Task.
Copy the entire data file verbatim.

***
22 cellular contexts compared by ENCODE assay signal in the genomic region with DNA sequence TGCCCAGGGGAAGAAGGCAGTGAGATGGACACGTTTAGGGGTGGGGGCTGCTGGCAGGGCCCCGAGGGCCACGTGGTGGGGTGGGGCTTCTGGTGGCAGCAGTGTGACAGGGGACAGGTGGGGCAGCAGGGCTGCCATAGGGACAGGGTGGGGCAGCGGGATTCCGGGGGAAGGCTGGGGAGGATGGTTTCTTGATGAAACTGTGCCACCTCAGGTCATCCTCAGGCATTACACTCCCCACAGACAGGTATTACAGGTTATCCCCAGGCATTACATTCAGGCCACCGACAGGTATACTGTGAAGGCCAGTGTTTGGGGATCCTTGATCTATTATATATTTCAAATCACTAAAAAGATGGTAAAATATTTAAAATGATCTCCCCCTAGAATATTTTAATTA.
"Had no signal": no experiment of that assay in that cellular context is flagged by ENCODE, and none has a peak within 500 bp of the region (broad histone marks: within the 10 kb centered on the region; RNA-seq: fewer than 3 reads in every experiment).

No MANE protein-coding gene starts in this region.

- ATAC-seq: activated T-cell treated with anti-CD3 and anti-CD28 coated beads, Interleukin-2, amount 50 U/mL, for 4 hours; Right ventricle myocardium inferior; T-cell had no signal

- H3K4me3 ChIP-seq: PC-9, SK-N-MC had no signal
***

22 cellular contexts compared by ENCODE assay signal in the genomic region with DNA sequence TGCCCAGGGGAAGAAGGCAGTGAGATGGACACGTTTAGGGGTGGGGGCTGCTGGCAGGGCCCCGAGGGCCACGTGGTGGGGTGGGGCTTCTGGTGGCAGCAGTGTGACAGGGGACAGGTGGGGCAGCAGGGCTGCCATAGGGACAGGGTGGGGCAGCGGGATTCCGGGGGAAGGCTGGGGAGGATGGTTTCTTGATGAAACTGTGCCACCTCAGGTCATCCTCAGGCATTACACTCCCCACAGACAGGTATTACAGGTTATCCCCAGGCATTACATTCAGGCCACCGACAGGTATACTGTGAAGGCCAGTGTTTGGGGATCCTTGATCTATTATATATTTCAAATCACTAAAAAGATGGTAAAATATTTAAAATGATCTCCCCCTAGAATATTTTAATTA.
"Had no signal": no experiment of that assay in that cellular context is flagged by ENCODE, and none has a peak within 500 bp of the region (broad histone marks: within the 10 kb centered on the region; RNA-seq: fewer than 3 reads in every experiment).

No MANE protein-coding gene starts in this region.

- ATAC-seq: activated T-cell treated with anti-CD3 and anti-CD28 coated beads, Interleukin-2, amount 50 U/mL, for 4 hours; Right ventricle myocardium inferior; T-cell had no signal

- H3K4me3 ChIP-seq: PC-9, SK-N-MC had no signal